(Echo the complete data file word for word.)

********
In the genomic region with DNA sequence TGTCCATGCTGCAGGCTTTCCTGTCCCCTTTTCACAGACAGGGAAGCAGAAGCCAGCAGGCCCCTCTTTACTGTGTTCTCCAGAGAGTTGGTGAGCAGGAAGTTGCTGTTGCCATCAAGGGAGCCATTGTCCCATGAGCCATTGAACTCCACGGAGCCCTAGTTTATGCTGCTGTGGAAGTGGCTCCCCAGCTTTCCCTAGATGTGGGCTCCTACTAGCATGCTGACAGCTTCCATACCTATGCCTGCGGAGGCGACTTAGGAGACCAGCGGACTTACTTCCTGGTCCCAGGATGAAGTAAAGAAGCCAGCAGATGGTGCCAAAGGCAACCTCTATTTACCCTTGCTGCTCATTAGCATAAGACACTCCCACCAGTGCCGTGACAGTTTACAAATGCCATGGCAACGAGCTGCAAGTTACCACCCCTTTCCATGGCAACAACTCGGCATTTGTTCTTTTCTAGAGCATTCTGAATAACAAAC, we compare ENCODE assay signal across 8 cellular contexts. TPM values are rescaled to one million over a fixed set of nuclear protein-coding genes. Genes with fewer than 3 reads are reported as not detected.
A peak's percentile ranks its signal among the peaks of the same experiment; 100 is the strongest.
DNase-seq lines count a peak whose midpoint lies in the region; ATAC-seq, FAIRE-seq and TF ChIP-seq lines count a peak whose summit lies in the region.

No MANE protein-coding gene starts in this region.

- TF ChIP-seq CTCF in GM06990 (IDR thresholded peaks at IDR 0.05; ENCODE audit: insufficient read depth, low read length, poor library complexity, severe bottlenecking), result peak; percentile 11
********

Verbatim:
In the genomic region with DNA sequence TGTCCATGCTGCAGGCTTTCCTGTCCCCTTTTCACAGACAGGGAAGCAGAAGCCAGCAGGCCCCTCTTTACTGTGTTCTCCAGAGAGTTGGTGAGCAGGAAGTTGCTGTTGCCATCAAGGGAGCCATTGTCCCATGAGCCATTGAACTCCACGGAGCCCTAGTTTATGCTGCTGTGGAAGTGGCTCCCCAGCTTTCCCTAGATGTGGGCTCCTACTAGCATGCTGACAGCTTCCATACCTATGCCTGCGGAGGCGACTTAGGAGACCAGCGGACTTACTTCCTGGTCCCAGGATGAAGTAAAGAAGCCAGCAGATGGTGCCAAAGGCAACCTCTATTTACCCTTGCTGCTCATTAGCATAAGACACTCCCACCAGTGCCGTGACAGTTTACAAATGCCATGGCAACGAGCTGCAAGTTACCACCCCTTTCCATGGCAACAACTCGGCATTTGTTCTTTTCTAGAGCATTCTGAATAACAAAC, we compare ENCODE assay signal across 8 cellular contexts. TPM values are rescaled to one million over a fixed set of nuclear protein-coding genes. Genes with fewer than 3 reads are reported as not detected.
A peak's percentile ranks its signal among the peaks of the same experiment; 100 is the strongest.
DNase-seq lines count a peak whose midpoint lies in the region; ATAC-seq, FAIRE-seq and TF ChIP-seq lines count a peak whose summit lies in the region.

No MANE protein-coding gene starts in this region.

- TF ChIP-seq CTCF in GM06990 (IDR thresholded peaks at IDR 0.05; ENCODE audit: insufficient read depth, low read length, poor library complexity, severe bottlenecking), result peak; percentile 11